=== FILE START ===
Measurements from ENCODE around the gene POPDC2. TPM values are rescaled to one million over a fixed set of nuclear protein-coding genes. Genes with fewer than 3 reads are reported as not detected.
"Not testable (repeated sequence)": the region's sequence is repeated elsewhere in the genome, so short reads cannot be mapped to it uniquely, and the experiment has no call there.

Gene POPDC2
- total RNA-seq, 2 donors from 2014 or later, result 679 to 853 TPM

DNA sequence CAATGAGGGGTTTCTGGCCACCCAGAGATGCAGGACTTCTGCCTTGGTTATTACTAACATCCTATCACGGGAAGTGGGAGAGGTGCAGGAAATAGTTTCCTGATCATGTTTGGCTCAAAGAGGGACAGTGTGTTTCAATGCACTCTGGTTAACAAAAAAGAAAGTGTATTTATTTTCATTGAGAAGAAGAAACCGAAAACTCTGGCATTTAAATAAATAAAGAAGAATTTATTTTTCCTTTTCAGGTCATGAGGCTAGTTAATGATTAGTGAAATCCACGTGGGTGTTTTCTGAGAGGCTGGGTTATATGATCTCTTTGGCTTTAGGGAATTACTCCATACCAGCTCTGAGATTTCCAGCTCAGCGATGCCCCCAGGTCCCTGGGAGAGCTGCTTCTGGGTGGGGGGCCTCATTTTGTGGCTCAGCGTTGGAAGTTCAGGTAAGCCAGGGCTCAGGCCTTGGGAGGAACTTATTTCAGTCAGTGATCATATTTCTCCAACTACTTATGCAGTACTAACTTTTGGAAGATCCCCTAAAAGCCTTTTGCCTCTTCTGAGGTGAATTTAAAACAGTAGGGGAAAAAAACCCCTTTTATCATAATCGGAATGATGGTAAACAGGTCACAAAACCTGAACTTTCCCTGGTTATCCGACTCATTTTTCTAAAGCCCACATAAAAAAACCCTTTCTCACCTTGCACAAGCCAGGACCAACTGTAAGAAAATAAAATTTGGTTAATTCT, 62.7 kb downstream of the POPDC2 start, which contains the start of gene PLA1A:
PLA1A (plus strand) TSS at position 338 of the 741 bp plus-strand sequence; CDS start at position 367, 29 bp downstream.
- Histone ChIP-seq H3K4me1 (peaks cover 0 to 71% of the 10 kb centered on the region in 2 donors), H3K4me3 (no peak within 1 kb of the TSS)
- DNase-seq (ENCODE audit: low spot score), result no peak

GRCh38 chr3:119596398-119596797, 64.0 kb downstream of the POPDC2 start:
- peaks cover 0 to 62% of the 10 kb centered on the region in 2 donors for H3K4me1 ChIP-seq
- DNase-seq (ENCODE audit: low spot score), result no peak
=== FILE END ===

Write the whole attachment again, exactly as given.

Measurements from ENCODE around the gene POPDC2. TPM values are rescaled to one million over a fixed set of nuclear protein-coding genes. Genes with fewer than 3 reads are reported as not detected.
"Not testable (repeated sequence)": the region's sequence is repeated elsewhere in the genome, so short reads cannot be mapped to it uniquely, and the experiment has no call there.

Gene POPDC2
- total RNA-seq, 2 donors from 2014 or later, result 679 to 853 TPM

DNA sequence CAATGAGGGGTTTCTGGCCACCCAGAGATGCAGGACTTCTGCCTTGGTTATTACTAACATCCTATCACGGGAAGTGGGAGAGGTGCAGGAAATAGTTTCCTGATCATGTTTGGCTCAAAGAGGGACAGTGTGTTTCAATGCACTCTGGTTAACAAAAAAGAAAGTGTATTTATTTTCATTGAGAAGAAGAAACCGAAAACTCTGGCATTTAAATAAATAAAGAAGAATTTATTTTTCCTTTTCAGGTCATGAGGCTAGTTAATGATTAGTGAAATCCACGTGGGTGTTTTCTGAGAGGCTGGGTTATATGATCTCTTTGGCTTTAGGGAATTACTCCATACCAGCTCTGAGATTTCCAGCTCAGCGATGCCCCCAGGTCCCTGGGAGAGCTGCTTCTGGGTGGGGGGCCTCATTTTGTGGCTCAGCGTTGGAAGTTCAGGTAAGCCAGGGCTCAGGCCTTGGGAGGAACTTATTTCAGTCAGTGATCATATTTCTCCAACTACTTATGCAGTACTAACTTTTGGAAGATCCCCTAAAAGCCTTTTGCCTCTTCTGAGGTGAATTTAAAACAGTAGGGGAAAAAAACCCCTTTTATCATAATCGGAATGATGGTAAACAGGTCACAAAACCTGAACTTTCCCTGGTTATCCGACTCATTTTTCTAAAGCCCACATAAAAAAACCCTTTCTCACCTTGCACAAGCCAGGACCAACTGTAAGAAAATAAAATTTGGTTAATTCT, 62.7 kb downstream of the POPDC2 start, which contains the start of gene PLA1A:
PLA1A (plus strand) TSS at position 338 of the 741 bp plus-strand sequence; CDS start at position 367, 29 bp downstream.
- Histone ChIP-seq H3K4me1 (peaks cover 0 to 71% of the 10 kb centered on the region in 2 donors), H3K4me3 (no peak within 1 kb of the TSS)
- DNase-seq (ENCODE audit: low spot score), result no peak

GRCh38 chr3:119596398-119596797, 64.0 kb downstream of the POPDC2 start:
- peaks cover 0 to 62% of the 10 kb centered on the region in 2 donors for H3K4me1 ChIP-seq
- DNase-seq (ENCODE audit: low spot score), result no peak